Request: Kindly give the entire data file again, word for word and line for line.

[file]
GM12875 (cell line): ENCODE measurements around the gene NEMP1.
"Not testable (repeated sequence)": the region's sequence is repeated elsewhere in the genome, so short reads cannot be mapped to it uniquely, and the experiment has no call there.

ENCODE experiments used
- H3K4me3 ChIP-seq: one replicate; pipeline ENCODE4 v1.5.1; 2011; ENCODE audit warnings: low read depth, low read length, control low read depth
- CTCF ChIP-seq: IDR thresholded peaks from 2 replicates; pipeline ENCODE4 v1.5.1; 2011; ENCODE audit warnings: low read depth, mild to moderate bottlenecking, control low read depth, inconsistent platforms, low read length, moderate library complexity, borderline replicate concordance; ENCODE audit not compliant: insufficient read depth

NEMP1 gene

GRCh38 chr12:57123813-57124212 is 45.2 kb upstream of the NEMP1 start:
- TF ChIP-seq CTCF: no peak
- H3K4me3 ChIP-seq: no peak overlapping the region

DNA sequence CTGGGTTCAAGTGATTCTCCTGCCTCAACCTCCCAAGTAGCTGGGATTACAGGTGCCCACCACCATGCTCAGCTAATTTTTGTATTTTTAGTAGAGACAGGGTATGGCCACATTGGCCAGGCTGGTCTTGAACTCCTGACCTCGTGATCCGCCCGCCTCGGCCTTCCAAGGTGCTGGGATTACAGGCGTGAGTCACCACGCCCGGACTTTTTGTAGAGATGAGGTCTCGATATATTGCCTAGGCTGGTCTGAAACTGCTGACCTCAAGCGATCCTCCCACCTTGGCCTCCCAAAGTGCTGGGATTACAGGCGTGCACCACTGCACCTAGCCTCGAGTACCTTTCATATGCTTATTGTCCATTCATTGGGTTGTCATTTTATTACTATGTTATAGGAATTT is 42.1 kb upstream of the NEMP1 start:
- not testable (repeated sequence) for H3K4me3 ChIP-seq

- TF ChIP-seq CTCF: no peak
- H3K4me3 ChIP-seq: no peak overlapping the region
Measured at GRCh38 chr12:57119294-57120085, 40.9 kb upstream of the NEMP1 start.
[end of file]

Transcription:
GM12875 (cell line): ENCODE measurements around the gene NEMP1.
"Not testable (repeated sequence)": the region's sequence is repeated elsewhere in the genome, so short reads cannot be mapped to it uniquely, and the experiment has no call there.

ENCODE experiments used
- H3K4me3 ChIP-seq: one replicate; pipeline ENCODE4 v1.5.1; 2011; ENCODE audit warnings: low read depth, low read length, control low read depth
- CTCF ChIP-seq: IDR thresholded peaks from 2 replicates; pipeline ENCODE4 v1.5.1; 2011; ENCODE audit warnings: low read depth, mild to moderate bottlenecking, control low read depth, inconsistent platforms, low read length, moderate library complexity, borderline replicate concordance; ENCODE audit not compliant: insufficient read depth

NEMP1 gene

GRCh38 chr12:57123813-57124212 is 45.2 kb upstream of the NEMP1 start:
- TF ChIP-seq CTCF: no peak
- H3K4me3 ChIP-seq: no peak overlapping the region

DNA sequence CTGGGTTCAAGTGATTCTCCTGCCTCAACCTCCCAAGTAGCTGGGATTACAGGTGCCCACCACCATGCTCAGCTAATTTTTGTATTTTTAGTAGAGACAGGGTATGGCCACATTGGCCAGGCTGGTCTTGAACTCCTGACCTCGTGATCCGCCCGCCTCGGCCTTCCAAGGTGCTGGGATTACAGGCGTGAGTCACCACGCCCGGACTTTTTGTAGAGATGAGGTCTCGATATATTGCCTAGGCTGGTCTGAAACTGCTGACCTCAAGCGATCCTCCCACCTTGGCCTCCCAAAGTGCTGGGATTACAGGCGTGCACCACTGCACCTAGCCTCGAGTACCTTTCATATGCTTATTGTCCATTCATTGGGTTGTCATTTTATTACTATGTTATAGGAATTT is 42.1 kb upstream of the NEMP1 start:
- not testable (repeated sequence) for H3K4me3 ChIP-seq

- TF ChIP-seq CTCF: no peak
- H3K4me3 ChIP-seq: no peak overlapping the region
Measured at GRCh38 chr12:57119294-57120085, 40.9 kb upstream of the NEMP1 start.